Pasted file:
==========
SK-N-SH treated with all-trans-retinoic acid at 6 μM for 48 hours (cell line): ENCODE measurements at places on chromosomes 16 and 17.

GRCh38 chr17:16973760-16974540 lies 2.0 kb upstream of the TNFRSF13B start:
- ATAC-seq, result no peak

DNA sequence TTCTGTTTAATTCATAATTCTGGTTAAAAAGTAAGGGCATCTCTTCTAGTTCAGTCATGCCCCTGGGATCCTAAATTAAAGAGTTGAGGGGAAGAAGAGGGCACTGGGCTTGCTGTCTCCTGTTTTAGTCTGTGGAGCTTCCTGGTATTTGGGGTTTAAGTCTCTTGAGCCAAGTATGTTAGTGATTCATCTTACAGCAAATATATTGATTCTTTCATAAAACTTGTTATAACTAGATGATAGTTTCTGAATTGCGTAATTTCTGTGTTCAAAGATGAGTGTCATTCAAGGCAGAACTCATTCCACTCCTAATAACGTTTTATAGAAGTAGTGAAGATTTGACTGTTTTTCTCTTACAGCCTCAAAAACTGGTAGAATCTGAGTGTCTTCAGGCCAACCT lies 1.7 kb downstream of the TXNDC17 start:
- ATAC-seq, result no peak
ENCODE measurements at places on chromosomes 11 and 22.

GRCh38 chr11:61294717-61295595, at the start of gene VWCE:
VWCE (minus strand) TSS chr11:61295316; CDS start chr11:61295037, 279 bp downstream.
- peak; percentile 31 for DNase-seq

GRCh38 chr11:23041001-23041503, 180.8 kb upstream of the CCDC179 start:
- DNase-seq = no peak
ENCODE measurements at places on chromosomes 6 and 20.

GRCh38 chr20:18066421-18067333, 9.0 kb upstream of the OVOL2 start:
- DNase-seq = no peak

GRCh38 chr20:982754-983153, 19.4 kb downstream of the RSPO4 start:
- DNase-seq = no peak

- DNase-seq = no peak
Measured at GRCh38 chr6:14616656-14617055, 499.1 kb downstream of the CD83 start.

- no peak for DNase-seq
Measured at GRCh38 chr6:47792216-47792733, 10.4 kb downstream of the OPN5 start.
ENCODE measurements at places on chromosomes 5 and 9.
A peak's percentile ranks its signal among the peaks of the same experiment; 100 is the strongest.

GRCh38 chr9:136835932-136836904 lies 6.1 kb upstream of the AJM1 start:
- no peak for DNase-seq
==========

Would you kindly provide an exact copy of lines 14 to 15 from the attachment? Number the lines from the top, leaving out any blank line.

- DNase-seq = no peak

GRCh38 chr20:982754-983153, 19.4 kb downstream of the RSPO4 start: